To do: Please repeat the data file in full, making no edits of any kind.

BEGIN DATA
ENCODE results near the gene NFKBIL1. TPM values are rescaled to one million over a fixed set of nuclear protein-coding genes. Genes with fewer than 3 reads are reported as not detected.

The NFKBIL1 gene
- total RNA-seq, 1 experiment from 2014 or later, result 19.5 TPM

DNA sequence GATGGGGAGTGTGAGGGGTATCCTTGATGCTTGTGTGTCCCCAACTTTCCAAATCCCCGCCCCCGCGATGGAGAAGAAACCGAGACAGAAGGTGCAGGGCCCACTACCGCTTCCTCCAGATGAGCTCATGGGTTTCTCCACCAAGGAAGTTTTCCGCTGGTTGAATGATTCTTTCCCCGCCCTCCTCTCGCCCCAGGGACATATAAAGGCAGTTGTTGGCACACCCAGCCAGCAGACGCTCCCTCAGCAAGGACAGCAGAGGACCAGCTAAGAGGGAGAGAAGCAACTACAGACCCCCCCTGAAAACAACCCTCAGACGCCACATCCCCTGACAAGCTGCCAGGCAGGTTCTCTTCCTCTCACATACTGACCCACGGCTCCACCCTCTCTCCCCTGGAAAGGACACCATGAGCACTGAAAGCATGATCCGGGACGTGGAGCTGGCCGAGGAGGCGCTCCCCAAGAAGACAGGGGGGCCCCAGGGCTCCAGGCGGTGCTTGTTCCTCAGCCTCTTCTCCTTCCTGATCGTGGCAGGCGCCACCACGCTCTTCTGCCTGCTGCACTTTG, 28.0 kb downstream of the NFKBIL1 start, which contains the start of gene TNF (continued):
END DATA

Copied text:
ENCODE results near the gene NFKBIL1. TPM values are rescaled to one million over a fixed set of nuclear protein-coding genes. Genes with fewer than 3 reads are reported as not detected.

The NFKBIL1 gene
- total RNA-seq, 1 experiment from 2014 or later, result 19.5 TPM

DNA sequence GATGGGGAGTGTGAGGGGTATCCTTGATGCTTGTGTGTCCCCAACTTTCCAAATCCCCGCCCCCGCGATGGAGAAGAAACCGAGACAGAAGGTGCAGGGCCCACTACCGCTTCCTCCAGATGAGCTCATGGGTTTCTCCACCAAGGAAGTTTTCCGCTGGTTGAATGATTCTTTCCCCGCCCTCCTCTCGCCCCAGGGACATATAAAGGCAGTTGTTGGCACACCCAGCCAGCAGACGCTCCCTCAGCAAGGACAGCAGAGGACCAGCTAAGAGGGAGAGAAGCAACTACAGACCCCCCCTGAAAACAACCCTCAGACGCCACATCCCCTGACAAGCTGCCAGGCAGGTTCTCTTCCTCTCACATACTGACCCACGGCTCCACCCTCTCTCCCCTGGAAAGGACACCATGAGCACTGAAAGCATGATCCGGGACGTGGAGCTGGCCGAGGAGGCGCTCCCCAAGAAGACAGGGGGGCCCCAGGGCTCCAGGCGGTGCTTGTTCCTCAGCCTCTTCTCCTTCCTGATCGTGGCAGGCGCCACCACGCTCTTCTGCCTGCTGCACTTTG, 28.0 kb downstream of the NFKBIL1 start, which contains the start of gene TNF (continued):